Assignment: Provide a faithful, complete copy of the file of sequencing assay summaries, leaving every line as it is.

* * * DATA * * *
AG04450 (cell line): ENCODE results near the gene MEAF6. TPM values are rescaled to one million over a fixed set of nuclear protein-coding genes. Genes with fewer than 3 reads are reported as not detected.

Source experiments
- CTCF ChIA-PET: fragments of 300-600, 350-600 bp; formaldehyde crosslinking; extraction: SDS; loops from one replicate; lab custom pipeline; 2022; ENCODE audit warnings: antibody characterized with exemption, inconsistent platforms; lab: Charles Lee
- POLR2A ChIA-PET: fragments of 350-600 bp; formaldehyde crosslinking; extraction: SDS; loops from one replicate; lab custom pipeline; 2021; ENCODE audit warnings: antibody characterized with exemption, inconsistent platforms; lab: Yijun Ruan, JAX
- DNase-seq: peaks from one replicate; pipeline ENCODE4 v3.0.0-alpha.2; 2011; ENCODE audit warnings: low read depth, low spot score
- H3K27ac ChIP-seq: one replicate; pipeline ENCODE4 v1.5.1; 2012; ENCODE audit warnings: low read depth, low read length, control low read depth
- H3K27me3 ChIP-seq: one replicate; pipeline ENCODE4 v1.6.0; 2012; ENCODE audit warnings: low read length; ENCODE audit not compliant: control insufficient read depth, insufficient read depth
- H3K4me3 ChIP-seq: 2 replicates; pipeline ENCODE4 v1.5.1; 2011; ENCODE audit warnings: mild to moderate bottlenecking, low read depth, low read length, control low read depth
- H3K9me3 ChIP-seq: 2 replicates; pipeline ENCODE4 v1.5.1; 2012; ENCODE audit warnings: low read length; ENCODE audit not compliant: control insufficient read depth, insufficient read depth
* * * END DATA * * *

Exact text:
AG04450 (cell line): ENCODE results near the gene MEAF6. TPM values are rescaled to one million over a fixed set of nuclear protein-coding genes. Genes with fewer than 3 reads are reported as not detected.

Source experiments
- CTCF ChIA-PET: fragments of 300-600, 350-600 bp; formaldehyde crosslinking; extraction: SDS; loops from one replicate; lab custom pipeline; 2022; ENCODE audit warnings: antibody characterized with exemption, inconsistent platforms; lab: Charles Lee
- POLR2A ChIA-PET: fragments of 350-600 bp; formaldehyde crosslinking; extraction: SDS; loops from one replicate; lab custom pipeline; 2021; ENCODE audit warnings: antibody characterized with exemption, inconsistent platforms; lab: Yijun Ruan, JAX
- DNase-seq: peaks from one replicate; pipeline ENCODE4 v3.0.0-alpha.2; 2011; ENCODE audit warnings: low read depth, low spot score
- H3K27ac ChIP-seq: one replicate; pipeline ENCODE4 v1.5.1; 2012; ENCODE audit warnings: low read depth, low read length, control low read depth
- H3K27me3 ChIP-seq: one replicate; pipeline ENCODE4 v1.6.0; 2012; ENCODE audit warnings: low read length; ENCODE audit not compliant: control insufficient read depth, insufficient read depth
- H3K4me3 ChIP-seq: 2 replicates; pipeline ENCODE4 v1.5.1; 2011; ENCODE audit warnings: mild to moderate bottlenecking, low read depth, low read length, control low read depth
- H3K9me3 ChIP-seq: 2 replicates; pipeline ENCODE4 v1.5.1; 2012; ENCODE audit warnings: low read length; ENCODE audit not compliant: control insufficient read depth, insufficient read depth